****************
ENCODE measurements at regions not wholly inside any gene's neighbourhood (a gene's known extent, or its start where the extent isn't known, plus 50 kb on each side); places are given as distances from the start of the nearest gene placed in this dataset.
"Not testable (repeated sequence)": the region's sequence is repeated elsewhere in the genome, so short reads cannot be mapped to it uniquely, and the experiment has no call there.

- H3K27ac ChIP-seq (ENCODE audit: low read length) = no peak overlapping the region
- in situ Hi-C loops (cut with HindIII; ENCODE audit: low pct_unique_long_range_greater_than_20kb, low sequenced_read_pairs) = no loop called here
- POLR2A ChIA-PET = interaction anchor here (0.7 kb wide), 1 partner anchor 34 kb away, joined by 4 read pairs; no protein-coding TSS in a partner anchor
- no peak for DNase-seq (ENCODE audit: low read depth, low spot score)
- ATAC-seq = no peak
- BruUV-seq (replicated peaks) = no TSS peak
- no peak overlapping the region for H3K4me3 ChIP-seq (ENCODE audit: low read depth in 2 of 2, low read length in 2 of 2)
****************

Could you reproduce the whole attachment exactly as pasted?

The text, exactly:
ENCODE measurements at regions not wholly inside any gene's neighbourhood (a gene's known extent, or its start where the extent isn't known, plus 50 kb on each side); places are given as distances from the start of the nearest gene placed in this dataset.
"Not testable (repeated sequence)": the region's sequence is repeated elsewhere in the genome, so short reads cannot be mapped to it uniquely, and the experiment has no call there.

- H3K27ac ChIP-seq (ENCODE audit: low read length) = no peak overlapping the region
- in situ Hi-C loops (cut with HindIII; ENCODE audit: low pct_unique_long_range_greater_than_20kb, low sequenced_read_pairs) = no loop called here
- POLR2A ChIA-PET = interaction anchor here (0.7 kb wide), 1 partner anchor 34 kb away, joined by 4 read pairs; no protein-coding TSS in a partner anchor
- no peak for DNase-seq (ENCODE audit: low read depth, low spot score)
- ATAC-seq = no peak
- BruUV-seq (replicated peaks) = no TSS peak
- no peak overlapping the region for H3K4me3 ChIP-seq (ENCODE audit: low read depth in 2 of 2, low read length in 2 of 2)